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The Skinny on Skinny Triples

Demands for higher efficiency have driven innovation in the window and door industry for decades—and right now, we’re seeing another technology come closer to more widespread fruition: “skinny” or “thin” glass triples.

Compared with a traditional triple-paned insulating glass (IG) unit, which uses three conventional pieces of glass to create two pockets of insulation, a skinny triple utilizes an ultrathin center lite that is typically between 0.7mm and 1.3mm thick. Filled with krypton, these units can deliver outstanding thermal performance.

Around this time in 2019, we noted the emergence of skinny triples as a viable way to hit the stringent new California energy code. Their adoption has so far been a bit slower paced, but that could be changing as interest in the technology grows and new incentives make them more attractive. Here’s what to know about skinny triples:

Efficiencies for manufacturers and installers. One of the biggest advantages of skinny triples over their conventional triple-paned counterparts for window manufacturers is that they require no change in window framing—they are effectively a direct swap for double-paned glass. If adopting skinny triples as a differentiator, window and door companies don’t have to worry about completely redesigning the entire unit.

Additionally, skinny triples are nearly the same weight as double-paned IG units and don’t require any special considerations for installation or building design. This a big difference from conventional triples, which have largely lagged in the U.S. market for these reasons.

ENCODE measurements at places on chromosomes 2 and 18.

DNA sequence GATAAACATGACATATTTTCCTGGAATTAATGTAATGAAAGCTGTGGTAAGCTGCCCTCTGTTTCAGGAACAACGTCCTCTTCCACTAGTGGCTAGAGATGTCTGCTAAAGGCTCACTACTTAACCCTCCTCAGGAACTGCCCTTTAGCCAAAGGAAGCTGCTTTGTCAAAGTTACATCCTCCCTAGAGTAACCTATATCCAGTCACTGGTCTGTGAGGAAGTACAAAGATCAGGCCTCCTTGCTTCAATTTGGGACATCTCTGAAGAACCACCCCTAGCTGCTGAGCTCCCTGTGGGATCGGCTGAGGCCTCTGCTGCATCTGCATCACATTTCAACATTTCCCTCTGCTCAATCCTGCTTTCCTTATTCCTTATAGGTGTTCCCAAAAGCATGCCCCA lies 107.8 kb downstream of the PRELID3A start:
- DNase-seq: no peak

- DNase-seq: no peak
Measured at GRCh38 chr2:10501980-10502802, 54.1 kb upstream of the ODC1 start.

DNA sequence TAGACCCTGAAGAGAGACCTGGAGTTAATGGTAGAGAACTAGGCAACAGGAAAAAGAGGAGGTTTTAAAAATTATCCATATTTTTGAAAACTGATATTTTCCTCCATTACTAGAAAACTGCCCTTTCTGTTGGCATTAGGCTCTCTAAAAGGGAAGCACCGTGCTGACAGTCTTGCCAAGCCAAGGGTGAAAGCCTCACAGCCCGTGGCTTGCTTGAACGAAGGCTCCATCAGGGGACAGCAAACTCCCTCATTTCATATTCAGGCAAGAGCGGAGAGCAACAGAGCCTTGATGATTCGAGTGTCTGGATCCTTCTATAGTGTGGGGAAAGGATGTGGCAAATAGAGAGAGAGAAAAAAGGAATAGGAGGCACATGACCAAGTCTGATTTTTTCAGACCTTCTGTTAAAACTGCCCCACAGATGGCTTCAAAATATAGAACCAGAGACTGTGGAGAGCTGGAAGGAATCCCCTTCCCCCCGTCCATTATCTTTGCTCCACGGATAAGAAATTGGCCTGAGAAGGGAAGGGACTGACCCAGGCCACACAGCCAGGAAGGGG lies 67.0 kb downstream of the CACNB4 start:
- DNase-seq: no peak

Occupancy benefits.Skinny triples offer very high thermal performance and can lead to lower U-factors and enhanced solar heat gain performance. But that’s not all—they may contribute to greater sound suppression. We know that comprehensive occupancy comfort is something that’s increasingly sought after these days. Skinny triples can make an impact here in addition to thermal benefits.

Widespread applicability. Skinny triples are a versatile technology, suitable for a wide range of buildings including residential single and multifamily, low- and high-rise structures, and nonresidential buildings. They’re also a good option for both new construction and retrofit applications, as they can replace a double-paned IG unit or sash in existing windows without the need to replace the window frame. While the initial need for their type of performance exists primarily in California to meet energy code, it’s easy to imagine them gaining traction anywhere high-performance fenestration is desired.

New incentives. Recently introduced incentives in California for the use of high-performance fenestration in new construction and existing buildings could spur greater adoption in skinny triples. The California Advanced Home Program, for example, is incentivizing the adoption of skinny triples with some attractive cash bonuses for builders—$400 per home can be had by utilizing program-approved thin-glass, triple-paned windows that can fit into a typical double-pane window frame and meets a U-factor of <0.22.

Evolving manufacturing techniques. As it stands today, some skinny triples currently in the marketplace utilize two spacers in construction—one between each piece of glass. Like a traditional triple, however, this introduces additional points of failure versus the utilization of a single spacer in a double-paned unit.

But a single spacer solution is possible for skinny triples. Quanex’s Super Spacer® technology has been shown effective in developing quality skinny triples, utilizing existing production processes to manufacture. This can make for a significant production advantage for window and door companies that want to seize the opportunity presented by skinny triples. And while no automated equipment on the market today is currently available for the manufacture of skinny triples, that may be changing as the potential for these high-performance units grows.

At Quanex, we’re always committed to driving innovation forward and helping our customers success.

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